Does making all one's payments (including house rent, etc.) through a credit card make sense, if privacy is not a concern? If I am planning to pay completely within no interest period (first ~45 days), would it help improve credit score?

  • 5
    Which landlord allows you to pay house rent by credit card ?? In UK atleast, if you pay by direct debit(mean more or less like cash but with safety guarantees) they give you discounts on your bills, but with credit cards they charge you a processing fee.
    – DumbCoder
    Mar 4 '13 at 13:32

If you are going to make those purchases any way, and there is zero cost to you, and you make all the payments on time then you can use this to do several things:

  • Cash management: You only make one or two payments a month.
  • Maximize rewards: you move additional items onto the cards to increase your cash back.
  • Credit Usage: in the short term you will be utilizing more of your credit, which can hurt your score. But a sustained period of paying it off each month should mean the credit card company will increase your credit limit.
  • I'm not sure the last bullet point is true. AFIK Credit reports always show the card's credit limit as outstanding balance regardless of the actual usage of the card. That's one reason to keep the number of cards and the total credit limit somewhat limited.
    – Hilmar
    Mar 5 '13 at 13:08
  • 4
    @Hilmar - mhoran_psprep is correct in his bullet list
    – warren
    Mar 5 '13 at 19:26
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    @Hilmar - I believe there are "Charge Cards" which 1.) show the balance as the limit and 2.) require being paid off at the end of each statement period. These are different from credit cards which allow a balance and report differently. Charge cards are also rarer (in my experience.)
    – MrChrister
    Mar 6 '13 at 17:27
  • @warren it's not using your credit that can hurt your score, it's if you are carrying a high balance relative to your credit limit
    – JAGAnalyst
    Mar 7 '13 at 21:07
  • My credit reports show a balance and limit.
    – Brandon
    Jun 28 '14 at 16:47

You would have to factor in the type of credit card (annual fee?, interest rate?, rewards?, etc), if seller absorbs processing fee, factor in your spending habits, your financial health, etc to be able to consider whether it's worthwhile or not.

For me, I pay my rent via credit card due to no processing fee so its a no brainer. I began to add other personal expenses as well. I started doing this primarily for the rewards/bonus. There are some great credit card offers out there right now, some with enticing sign up bonuses. For one of my credit cards, within a month, I was able to get over 40,000 points which I could redeem as cash, travel, amazon purchases, and other options.

Most credit cards I've seen offer somewhere around 1 to 2% cash back but there are niche cards like for spending on groceries that offers higher returns but usually have an annual spending cap.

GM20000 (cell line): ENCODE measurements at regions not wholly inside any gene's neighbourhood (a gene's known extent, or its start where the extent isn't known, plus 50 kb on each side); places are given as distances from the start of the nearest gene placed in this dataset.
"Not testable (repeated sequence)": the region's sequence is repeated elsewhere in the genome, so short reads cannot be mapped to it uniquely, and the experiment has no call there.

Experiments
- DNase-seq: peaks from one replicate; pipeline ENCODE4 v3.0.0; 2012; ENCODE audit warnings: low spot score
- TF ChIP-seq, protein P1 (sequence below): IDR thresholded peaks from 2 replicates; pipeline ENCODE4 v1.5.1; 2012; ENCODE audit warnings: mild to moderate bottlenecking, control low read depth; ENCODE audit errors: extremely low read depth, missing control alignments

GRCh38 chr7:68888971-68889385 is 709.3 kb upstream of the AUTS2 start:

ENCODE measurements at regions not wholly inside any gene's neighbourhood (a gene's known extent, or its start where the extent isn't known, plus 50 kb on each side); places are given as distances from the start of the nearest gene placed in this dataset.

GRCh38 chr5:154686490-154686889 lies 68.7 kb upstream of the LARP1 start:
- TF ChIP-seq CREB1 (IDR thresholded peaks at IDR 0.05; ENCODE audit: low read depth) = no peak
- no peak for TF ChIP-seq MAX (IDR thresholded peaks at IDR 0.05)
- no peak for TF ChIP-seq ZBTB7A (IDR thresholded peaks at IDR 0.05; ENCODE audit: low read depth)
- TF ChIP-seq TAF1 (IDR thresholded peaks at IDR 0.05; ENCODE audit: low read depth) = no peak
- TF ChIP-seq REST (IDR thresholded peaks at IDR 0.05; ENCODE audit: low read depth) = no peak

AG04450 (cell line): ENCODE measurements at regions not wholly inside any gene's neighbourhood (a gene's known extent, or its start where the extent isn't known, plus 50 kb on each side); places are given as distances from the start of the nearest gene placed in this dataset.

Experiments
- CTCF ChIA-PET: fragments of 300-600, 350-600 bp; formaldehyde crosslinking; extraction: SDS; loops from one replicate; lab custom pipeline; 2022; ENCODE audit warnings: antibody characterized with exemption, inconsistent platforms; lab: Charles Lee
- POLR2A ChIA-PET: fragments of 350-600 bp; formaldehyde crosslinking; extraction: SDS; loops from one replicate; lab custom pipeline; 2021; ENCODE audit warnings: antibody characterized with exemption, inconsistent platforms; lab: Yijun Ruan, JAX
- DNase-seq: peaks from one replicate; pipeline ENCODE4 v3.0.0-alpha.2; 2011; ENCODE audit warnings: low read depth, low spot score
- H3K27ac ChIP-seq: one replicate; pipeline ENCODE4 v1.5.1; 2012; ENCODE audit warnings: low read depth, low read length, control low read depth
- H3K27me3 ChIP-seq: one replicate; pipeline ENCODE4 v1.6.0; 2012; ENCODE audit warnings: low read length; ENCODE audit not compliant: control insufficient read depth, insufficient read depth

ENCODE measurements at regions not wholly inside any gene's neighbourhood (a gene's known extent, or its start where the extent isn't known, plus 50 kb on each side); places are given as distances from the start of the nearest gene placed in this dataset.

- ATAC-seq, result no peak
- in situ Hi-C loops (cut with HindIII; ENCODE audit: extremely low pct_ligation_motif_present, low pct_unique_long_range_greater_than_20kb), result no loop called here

The most important thing to realize is your ability to whether or not fully payback your monthly statements. You have to be responsible here. Otherwise, you will incur ridiculous interest rates. Also, If you sign up for a credit card that has an annual fee but want to avoid it, just grab the bonus or use it before the effective charge date and then cancel it, assuming all outstanding dues have been satisfied (called credit card churning).


Depends on what your definition of "makes sense" is. Some credit cards offer cash back, so you might actually save 1% or so on your payments. However, credit card payments incur higher fees then, say, a debit card or an e-check. If the seller absorbs that fee, then this may be okay for you. Large ticket items such as college tuition, mortgage, car etc. typically won't accept credit cards or pass the fee on to you. I have also seen a trend where community bills (water, excise tax, etc) and even gas stations charge you extra fees for using a credit card, in which case it doesn't make sense.


There is a strong consumer protection argument for using credit cards wherever possible. If your card is stolen/cloned, or if you need to issue a chargeback, it's the bank's money that's on the line, not yours.

Also, in the UK at least, credit card purchases of between £100 and £30,000 are subject to additional protections, as set out in section 75 of the consumer credit act 1974 - effectively, if you buy something with a credit card, it's as though the bank bought it and then re-sold it to you, so if something is wrong with your purchase you can get a refund, even if the supplier goes bankrupt. You do not get this extra layer of protection when paying via debit card / cheque / cash. More details here.

Does anyone know if there is similar legislation in other jurisdictions?

  • In the US, there are good protections are personal cards, but NOT on business cards. Beware.
    – MrChrister
    Mar 29 '13 at 15:50

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